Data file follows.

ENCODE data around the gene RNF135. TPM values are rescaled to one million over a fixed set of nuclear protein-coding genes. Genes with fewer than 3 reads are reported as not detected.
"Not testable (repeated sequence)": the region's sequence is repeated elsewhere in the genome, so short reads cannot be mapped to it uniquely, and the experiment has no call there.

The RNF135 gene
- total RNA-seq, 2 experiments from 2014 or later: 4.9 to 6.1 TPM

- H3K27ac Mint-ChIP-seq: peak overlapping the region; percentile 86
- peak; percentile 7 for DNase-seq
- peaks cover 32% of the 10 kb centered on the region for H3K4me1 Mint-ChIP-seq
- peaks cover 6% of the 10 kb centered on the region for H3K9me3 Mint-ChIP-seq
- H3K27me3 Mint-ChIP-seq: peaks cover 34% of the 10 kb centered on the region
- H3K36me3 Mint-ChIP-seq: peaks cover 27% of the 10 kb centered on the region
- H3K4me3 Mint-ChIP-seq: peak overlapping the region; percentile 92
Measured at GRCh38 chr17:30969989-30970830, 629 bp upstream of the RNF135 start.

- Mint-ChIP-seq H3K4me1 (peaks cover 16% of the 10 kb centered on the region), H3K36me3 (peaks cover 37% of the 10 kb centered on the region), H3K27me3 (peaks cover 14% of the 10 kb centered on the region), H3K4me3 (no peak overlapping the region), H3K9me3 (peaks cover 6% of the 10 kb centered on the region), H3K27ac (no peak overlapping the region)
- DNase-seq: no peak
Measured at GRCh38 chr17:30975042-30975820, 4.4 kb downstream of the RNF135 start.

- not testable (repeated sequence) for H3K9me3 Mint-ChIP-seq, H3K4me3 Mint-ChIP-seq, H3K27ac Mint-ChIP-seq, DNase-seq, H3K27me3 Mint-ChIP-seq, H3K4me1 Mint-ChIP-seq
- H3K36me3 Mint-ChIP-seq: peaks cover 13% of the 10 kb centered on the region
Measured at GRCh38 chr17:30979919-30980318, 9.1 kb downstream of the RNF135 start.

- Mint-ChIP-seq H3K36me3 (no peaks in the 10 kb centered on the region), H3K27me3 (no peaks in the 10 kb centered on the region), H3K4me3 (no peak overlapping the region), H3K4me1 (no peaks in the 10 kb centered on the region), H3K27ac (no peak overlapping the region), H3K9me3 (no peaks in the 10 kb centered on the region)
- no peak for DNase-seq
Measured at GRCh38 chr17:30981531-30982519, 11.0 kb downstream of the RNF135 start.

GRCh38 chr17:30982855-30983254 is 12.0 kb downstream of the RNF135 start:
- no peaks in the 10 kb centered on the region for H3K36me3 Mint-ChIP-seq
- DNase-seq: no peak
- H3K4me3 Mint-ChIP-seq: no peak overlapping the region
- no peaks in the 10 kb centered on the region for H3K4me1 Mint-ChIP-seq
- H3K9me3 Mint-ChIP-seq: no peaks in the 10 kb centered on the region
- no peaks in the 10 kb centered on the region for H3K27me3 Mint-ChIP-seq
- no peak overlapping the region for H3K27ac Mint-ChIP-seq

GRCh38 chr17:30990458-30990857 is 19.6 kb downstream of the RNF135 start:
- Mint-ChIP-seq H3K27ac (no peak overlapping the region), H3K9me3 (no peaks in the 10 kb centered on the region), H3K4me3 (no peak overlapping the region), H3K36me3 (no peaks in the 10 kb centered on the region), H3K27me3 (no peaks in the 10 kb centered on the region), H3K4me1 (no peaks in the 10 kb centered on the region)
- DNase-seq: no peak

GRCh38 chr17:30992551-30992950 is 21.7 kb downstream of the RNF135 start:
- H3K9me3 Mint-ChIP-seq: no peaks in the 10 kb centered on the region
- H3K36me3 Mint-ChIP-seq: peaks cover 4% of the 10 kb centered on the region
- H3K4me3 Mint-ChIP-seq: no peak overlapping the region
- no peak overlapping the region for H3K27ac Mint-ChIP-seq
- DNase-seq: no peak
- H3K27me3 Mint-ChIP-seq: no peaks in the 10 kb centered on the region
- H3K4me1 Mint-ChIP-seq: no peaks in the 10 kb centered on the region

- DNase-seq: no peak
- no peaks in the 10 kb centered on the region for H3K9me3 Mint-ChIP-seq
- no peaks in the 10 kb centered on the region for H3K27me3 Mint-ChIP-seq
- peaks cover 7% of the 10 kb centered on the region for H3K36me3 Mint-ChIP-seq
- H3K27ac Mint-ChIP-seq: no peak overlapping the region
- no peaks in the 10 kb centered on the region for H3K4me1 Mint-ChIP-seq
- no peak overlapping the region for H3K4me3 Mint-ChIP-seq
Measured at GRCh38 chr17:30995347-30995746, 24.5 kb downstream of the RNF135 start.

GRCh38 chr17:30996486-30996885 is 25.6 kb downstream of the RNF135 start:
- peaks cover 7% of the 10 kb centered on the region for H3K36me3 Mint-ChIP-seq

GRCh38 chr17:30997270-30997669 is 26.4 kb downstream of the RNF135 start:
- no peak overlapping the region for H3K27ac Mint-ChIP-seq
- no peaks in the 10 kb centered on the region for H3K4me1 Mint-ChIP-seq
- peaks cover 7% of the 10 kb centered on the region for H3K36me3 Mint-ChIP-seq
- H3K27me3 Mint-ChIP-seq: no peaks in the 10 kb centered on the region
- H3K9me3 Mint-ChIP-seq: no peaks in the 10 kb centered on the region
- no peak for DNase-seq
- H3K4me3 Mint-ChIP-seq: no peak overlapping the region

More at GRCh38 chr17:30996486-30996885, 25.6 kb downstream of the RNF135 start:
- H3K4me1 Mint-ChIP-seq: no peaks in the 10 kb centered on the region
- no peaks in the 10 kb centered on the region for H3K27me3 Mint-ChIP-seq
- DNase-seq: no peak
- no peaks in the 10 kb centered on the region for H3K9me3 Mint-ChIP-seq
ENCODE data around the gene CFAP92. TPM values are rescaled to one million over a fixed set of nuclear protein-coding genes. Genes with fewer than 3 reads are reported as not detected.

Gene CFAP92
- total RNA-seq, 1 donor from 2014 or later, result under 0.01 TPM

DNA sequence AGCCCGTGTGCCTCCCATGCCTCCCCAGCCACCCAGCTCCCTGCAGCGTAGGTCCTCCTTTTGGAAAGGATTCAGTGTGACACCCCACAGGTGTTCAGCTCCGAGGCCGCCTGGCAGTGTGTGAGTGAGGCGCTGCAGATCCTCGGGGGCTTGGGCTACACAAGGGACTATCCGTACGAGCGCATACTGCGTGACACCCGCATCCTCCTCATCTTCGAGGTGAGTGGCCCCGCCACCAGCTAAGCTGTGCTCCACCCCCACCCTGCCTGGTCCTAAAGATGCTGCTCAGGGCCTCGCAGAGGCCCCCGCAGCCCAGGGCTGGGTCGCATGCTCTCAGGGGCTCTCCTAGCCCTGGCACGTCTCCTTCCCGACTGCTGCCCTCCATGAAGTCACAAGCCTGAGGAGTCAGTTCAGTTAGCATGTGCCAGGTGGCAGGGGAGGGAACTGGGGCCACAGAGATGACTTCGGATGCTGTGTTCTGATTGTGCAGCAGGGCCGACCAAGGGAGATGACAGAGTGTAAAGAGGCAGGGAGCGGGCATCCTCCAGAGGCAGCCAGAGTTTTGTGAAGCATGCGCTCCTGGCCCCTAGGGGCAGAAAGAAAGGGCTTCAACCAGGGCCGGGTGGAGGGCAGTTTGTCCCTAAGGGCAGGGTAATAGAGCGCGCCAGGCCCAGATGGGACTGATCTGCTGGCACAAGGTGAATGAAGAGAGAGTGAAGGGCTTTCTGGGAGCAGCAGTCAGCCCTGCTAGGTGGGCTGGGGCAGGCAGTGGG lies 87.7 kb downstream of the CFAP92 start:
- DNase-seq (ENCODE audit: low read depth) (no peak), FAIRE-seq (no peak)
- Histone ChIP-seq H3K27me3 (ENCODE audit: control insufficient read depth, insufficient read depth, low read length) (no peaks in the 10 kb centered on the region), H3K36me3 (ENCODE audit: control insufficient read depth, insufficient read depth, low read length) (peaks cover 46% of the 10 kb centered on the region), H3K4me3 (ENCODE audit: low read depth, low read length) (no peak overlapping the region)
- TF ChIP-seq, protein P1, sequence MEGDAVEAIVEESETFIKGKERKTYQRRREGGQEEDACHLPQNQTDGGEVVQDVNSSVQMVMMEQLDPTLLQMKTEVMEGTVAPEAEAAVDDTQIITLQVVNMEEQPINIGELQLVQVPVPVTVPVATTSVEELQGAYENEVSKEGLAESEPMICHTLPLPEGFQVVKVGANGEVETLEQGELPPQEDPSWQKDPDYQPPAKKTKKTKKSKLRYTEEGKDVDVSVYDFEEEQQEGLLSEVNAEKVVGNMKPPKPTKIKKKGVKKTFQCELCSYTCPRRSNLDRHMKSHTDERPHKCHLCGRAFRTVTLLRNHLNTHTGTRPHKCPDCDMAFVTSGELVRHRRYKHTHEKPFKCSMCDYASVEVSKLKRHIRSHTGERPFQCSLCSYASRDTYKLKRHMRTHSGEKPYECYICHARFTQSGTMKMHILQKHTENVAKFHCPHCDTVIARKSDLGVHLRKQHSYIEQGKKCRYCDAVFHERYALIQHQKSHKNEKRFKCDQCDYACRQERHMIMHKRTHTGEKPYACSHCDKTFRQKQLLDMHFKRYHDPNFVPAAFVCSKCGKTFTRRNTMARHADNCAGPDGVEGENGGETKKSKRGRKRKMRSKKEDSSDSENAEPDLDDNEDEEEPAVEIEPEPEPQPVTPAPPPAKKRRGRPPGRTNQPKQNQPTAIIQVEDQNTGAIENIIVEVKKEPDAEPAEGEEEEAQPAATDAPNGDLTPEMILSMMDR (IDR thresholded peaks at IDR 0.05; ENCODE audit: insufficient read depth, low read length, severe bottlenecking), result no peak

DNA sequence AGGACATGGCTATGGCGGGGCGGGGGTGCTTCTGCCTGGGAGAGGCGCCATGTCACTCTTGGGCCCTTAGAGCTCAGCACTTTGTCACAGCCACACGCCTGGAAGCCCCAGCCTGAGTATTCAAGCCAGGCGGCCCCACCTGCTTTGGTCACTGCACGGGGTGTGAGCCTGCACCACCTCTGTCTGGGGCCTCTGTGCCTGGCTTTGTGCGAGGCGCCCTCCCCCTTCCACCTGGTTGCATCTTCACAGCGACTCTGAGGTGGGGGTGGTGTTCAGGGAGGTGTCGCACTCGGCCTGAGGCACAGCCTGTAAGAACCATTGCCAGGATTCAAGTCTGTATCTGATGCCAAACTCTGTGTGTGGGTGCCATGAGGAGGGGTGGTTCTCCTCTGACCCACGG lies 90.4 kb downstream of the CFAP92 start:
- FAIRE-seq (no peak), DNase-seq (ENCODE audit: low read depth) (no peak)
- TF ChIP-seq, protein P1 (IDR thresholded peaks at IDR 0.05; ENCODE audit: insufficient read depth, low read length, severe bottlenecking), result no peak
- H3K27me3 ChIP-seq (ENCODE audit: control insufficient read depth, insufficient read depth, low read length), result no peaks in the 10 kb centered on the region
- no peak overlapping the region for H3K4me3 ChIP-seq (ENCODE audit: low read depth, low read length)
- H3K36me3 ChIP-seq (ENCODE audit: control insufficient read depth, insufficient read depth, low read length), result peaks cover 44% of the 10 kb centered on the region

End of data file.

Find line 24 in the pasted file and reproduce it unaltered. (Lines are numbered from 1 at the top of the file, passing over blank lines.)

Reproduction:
- DNase-seq: no peak